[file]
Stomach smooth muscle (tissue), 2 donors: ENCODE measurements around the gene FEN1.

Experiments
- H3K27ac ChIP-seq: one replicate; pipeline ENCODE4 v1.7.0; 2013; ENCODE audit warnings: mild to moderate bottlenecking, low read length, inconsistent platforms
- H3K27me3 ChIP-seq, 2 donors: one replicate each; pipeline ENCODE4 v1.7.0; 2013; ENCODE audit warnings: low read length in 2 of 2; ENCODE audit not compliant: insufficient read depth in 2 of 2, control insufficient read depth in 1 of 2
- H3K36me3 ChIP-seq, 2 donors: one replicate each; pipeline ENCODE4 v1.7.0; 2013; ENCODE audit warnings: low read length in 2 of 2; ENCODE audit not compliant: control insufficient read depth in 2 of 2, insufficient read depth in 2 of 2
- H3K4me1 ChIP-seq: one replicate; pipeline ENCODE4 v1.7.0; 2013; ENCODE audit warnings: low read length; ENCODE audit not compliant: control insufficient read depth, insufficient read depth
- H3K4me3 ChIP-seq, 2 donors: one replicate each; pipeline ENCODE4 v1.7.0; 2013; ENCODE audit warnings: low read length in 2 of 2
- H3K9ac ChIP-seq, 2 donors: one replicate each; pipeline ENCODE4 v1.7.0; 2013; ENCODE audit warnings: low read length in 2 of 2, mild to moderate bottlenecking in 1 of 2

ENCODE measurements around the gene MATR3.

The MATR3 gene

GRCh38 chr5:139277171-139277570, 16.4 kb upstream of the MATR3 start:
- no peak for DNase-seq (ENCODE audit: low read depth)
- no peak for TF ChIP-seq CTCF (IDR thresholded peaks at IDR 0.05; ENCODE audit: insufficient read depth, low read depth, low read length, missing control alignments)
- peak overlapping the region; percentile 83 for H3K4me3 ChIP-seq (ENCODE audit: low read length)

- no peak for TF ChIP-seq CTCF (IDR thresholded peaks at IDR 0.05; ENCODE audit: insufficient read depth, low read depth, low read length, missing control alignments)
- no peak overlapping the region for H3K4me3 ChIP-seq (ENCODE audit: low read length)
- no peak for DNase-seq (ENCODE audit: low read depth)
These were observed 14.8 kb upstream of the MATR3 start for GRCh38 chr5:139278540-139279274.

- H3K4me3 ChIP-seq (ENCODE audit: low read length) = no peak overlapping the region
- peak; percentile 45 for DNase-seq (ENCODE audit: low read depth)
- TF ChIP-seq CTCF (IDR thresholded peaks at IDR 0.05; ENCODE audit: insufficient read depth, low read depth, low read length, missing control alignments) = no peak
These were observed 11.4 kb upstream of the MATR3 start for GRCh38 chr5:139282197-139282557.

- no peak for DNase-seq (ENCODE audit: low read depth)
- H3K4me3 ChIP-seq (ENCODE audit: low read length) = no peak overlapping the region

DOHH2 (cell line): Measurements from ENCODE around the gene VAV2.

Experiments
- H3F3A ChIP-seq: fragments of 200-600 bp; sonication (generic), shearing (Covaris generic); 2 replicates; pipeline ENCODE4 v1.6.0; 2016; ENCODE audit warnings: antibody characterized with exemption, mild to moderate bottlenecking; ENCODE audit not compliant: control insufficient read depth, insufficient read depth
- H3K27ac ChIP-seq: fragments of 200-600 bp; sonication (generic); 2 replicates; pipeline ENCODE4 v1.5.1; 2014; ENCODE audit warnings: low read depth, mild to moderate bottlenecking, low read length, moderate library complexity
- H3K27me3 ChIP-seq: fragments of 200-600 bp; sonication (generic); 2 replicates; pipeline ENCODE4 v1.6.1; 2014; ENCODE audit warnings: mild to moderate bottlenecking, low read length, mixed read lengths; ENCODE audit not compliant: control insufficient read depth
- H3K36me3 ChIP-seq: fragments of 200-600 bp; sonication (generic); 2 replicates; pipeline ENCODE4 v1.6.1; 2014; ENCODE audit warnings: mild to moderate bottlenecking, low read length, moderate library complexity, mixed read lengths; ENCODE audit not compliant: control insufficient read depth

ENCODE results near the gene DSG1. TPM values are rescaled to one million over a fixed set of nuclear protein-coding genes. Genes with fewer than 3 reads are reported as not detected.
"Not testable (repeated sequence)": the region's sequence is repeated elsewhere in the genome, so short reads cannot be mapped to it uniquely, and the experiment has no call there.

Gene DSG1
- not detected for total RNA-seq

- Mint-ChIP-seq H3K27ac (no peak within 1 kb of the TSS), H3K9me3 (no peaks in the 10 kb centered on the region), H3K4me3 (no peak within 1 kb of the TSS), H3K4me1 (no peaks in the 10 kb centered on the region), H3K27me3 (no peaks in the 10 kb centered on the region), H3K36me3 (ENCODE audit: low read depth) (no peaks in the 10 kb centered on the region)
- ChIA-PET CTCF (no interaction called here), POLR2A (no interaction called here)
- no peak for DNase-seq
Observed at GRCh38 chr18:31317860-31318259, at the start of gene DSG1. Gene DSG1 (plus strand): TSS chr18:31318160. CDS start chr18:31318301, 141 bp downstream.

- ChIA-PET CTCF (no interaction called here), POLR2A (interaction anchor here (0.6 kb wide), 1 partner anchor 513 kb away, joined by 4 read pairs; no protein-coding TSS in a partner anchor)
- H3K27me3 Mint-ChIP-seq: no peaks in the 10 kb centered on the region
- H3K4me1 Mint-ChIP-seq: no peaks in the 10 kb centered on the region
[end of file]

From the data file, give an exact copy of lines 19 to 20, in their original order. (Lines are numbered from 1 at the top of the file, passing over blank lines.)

- H3K4me3 ChIP-seq (ENCODE audit: low read length) = no peak overlapping the region
- peak; percentile 45 for DNase-seq (ENCODE audit: low read depth)